// this material causes a mesh to use colors assigned to vertices
var cubeMaterial = new THREE.MeshBasicMaterial( 
    { color: 0xffffff, shading: THREE.FlatShading, 
    vertexColors: THREE.VertexColors } );
share|improve this answer
    
Thank Lee, I updated my code snippet per your feedback. Alas the face is not changing color. I think I might be setting things up incorrectly outside my intersection logic which is preventing the color change to stick. – adamsch1 Jun 30 '12 at 0:10

I think the method listed above only works in the WebGLRenderer. If you're going for something that works in both the CanvasRenderer and WebGLRenderer it's a bit more complicated, but I suspect the end result is more efficient both in terms of memory use and performance.

After going through the THREE.jS Projector.js source, this is how I did it:

// create the face materials
var material_1 = new THREE.MeshLambertMaterial(
    {color : 0xff0000, shading: THREE.FlatShading, overdraw : true}
);
var material_2 = new THREE.MeshLambertMaterial(
    {color : 0x00ff00, shading: THREE.FlatShading, overdraw : true}
);

// create a geometry (any should do)
var geom = new THREE.CubeGeometry(1,1,1);

// add the materials directly to the geometry
geom.materials.push(material_1);
geom.materials.push(material_2);

// assign the material to individual faces (note you assign the index in 
// the geometry, not the material)
for( var i in geom.faces ) {
    var face = geom.faces[i];
    face.materialIndex = i%geom.materials.length;
}

// create a special material for your mesh that tells the renderer to use the 
// face materials
var material = new THREE.MeshFaceMaterial();
var mesh = new THREE.Mesh(geom, material);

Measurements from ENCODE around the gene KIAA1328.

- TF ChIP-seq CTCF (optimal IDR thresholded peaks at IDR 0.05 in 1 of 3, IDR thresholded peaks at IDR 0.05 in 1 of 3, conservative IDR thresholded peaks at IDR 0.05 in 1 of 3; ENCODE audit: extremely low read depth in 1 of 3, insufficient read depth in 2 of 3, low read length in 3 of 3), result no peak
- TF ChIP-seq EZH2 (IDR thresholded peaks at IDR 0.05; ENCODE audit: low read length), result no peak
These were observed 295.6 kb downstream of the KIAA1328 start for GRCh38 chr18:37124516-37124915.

This example is adapted from the working code I have, but I have to admit I haven't actually run this exact block of code and I don't have a great track record of getting everything right first go, but hopefully it will help anyone who's struggling

share|improve this answer

I'm rather new to three.js, but most of these examples seem overly long and complicated. The following code seems to color all 12 triangular faces for a cube... (WebGLRenderer r73).

One thing I noted when doing this is that the order of the faces is a little strange (to me as a novice at least).

var geometry = new THREE.BoxGeometry( 1, 1, 1 );
console.log(geometry.faces.length); // 12 triangles
geometry.faces[0].color = new THREE.Color(0x000000); //Right 1
geometry.faces[1].color = new THREE.Color(0xFF0000); //Right 2
geometry.faces[2].color = new THREE.Color(0xFF8C08); //Left 1
geometry.faces[3].color = new THREE.Color(0xFFF702); //Left 2
geometry.faces[4].color = new THREE.Color(0x00FF00); //Top 1
geometry.faces[5].color = new THREE.Color(0x0000FF); //Top 2
geometry.faces[6].color = new THREE.Color(0x6F00FF); //Bottom 1
geometry.faces[7].color = new THREE.Color(0x530070); //Bottom 2
geometry.faces[8].color = new THREE.Color(0x3F3F3F); //Front 1
geometry.faces[9].color = new THREE.Color(0x6C6C6C); //Front 2
geometry.faces[10].color = new THREE.Color(0xA7A7A7);//Rear 1
geometry.faces[11].color = new THREE.Color(0xFFFFFF);//Rear 2
share|improve this answer
3  
No need to instantiate a new color. Use color.setHex( 0xff0000 ); – WestLangley Feb 27 at 21:50
    
Cool thx for the hint :) I was doing that based on an example I had seen. – Gus Feb 28 at 5:59